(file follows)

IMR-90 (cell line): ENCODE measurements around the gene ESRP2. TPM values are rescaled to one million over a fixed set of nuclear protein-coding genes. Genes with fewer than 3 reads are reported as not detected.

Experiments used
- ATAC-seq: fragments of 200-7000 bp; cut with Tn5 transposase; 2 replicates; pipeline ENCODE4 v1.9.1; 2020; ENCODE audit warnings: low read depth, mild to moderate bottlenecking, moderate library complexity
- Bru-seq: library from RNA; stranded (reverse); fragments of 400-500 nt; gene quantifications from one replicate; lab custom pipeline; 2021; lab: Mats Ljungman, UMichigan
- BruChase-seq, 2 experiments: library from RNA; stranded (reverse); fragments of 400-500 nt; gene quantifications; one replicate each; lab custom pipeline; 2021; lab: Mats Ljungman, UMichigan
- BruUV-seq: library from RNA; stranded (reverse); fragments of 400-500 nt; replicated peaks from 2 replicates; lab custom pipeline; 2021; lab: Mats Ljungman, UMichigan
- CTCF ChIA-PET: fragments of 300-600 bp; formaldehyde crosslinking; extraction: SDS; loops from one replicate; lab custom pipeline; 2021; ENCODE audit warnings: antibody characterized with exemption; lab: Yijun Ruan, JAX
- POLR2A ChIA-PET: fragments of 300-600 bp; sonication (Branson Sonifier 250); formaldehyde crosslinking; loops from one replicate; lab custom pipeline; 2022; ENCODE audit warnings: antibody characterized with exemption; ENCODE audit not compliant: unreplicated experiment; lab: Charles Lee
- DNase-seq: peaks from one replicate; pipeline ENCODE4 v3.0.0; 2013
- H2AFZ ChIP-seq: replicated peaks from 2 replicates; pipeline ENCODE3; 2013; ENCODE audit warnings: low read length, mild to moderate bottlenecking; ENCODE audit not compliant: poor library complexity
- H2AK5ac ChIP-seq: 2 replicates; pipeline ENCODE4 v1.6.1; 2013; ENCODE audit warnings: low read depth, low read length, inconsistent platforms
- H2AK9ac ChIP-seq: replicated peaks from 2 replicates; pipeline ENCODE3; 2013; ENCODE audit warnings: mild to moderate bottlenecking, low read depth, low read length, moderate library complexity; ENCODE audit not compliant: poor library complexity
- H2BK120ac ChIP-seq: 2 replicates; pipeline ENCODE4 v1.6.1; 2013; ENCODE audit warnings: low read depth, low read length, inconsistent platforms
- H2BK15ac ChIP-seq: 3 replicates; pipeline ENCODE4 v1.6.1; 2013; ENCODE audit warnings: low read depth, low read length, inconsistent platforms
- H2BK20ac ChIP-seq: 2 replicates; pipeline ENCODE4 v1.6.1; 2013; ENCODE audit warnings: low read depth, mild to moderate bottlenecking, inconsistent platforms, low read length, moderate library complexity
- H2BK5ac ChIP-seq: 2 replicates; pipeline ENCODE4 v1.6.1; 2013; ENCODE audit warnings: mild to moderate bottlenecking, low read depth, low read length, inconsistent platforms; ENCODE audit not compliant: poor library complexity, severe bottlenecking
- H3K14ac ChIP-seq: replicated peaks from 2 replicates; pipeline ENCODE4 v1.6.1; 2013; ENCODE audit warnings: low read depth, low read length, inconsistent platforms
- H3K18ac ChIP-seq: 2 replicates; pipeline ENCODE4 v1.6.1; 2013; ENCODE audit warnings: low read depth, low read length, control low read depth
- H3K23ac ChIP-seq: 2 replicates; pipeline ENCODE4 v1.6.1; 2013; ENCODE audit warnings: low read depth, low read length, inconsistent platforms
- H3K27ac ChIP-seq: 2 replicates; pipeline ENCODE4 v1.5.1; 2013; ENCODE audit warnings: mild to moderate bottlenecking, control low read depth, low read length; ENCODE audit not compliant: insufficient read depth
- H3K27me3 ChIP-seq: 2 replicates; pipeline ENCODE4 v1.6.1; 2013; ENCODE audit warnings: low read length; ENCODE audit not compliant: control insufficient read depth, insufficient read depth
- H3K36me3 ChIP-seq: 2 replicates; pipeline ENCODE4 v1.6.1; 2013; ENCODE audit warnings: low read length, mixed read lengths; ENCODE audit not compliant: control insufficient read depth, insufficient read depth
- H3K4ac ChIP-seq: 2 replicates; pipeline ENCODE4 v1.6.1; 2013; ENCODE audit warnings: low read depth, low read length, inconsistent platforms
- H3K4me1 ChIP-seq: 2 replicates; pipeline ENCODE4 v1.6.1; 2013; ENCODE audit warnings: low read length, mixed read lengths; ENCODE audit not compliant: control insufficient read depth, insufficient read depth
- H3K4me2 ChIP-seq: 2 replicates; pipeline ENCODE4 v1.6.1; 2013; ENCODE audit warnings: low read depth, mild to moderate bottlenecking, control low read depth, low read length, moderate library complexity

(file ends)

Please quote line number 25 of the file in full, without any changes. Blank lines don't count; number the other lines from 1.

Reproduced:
- H3K4me2 ChIP-seq: 2 replicates; pipeline ENCODE4 v1.6.1; 2013; ENCODE audit warnings: low read depth, mild to moderate bottlenecking, control low read depth, low read length, moderate library complexity